The pandemic has resulted in the enactment of emergency federal legislation providing additional the amendments are part of the Families First Coronavirus Response Act (H.R. 6201), and the FMLA expansion portion is called the Emergency Family and Medical Leave Expansion Act. Additional provisions of the law that provide employer-paid sick leave are called the Emergency Paid Sick Leave Act.
These laws take effect fifteen days from the enactment of the law (March 18), which will be April 1st. Both of these provisions will be temporary, ending on December 31, 2020.
FMLA Leave Expansion
To be eligible for this type of FMLA leave, employees must have been employed only for thirty days (not the usual eligibility criteria of 1,250 hours in the preceding year). The thirty days mean on the payroll for the 30 calendar days immediately prior to when the leave would begin.
Reasons for Leave
1. If a child’s school or place of care is closed, or the
child care provider is not available, and the employee is unable to
work or telework because they must care for the minor
child, the employee may use leave.
Pay for leave after first ten days
The first ten days of this FMLA leave is unpaid, although the employee may elect to substitute vacation, sick, personal or medical leave for unpaid leave. They also may use the Emergency Paid Sick Leave Act described below. After that, the leave will be paid for up to twelve weeks.
After the first ten days, employees are to be paid at a rate of 2/3rds their regular rate of pay for the number of hours they normally work. The amount of pay for this sick leave is capped at not more than $200 per day, and continues up to a maximum of $12,000 (this is for the entire 12-week period, including the two weeks of leave which may be the emergency paid sick leave provided in the Act.
There is an averaging process provided in the law to determine the amount to be paid to an employee who works a varying number of hours.
Employers may require documentation in support of expanded family medical leave just as you would for other FMLA requests.
The expanded FMLA leave for child care does not require that employers permit the leave to be taken intermittently. However, if the employer agrees to do so, the leave may be taken intermittently.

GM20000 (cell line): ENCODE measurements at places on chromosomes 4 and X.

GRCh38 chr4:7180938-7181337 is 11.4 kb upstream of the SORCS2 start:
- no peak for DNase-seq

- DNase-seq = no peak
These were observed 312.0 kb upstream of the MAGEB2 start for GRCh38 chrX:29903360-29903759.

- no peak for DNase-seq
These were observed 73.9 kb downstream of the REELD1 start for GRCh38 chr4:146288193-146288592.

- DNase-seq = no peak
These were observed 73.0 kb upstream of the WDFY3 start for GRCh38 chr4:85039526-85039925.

Employers must maintain health insurance during the period of expanded FMLA leave for child care.
Right of restoration
Employers must restore the employee to an equivalent position unless the position has been eliminated or reduced due to economic reasons or other operating conditions that affect employment as a result of the public health emergency.
An “equivalent position” is one that provides equivalent benefits, pay, and other terms and conditions of employment. If the efforts of the employer to do so are unsuccessful, employers must contact them if such a position does become available for a period of one year.
Paid Sick Leave
Another part of the Families First Coronavirus Response Act is the Emergency Paid Sick Leave Act. This leave applies to school districts and, like the expanded FMLA provisions, it expires December 31, 2020.
Employers must immediately provide, as needed, eighty hours of paid sick leave to full time employees (regardless of the length of their employment) or an average of hours worked over a two-week period for part-time employees who meet the following criteria:
- Unable to work (or telework) due to an isolation or quarantine order related to COVID-19 (federal, state or local order);
- Has been ordered by a health care professional to self-quarantine due to concerns related to COVID-19;
- The employee is seeking medical diagnosis and is having symptoms of COVID-19;
- The employee is caring for an individual (law does not specify that it has to be a family member) subject to such an order
- The employee’s child’s school or place of care is closed or child care provider is unavailable (same reason as FMLA expansion), or
- The employee is experiencing any substantially similar condition as identified by the Secretary of Labor or Treasury.
For the first three conditions, hourly pay is the greater of the employee’s regular rate of pay, the federal minimum wage, or local/state minimum wage. This is subject to a maximum of $511/day, up to $5,110 for the entire paid emergency sick leave period.
For the conditions from 4-6 on the list, pay is capped at 2/3 of the greater of the amounts listed above. This is subject to a maximum of $200 per day, up to $2,000 over the two week period.
The leave is subject to a few conditions, including that:
- The employee may not be required to find another employee to cover the hours they are using for sick time.
- The employee may be required to return to work at the next scheduled shift after the need for sick leave ends.
- The leave does not carry over from one year to the next.
- The employer also may not require use of other paid leaves before using this emergency sick leave.
This leave is limited to two weeks for any combination of the reasons listed above. The leave is not retroactive (prior to April 1, the effective date) and the employee may still use the leave even if the employer gave the employee paid leave for similar reasons prior to April 1, 2020.
Employers must post a notice of the availability of this sick leave. This notice is available at:
Violation of the provisions of the emergency paid sick time would be a violation of the Fair Labor Standards Act for failure to provide minimum wage and subject to the penalties of the FLSA.
More changes and new provisions are possible as lawmakers and federal and state agencies respond to this situation. There are issues of interpretation with this new law that may be dealt with in additional legislation, future regulations, or a FAQ from the Wage and Hour Division.
This article will be updated to reflect changes in these particular provisions as needed.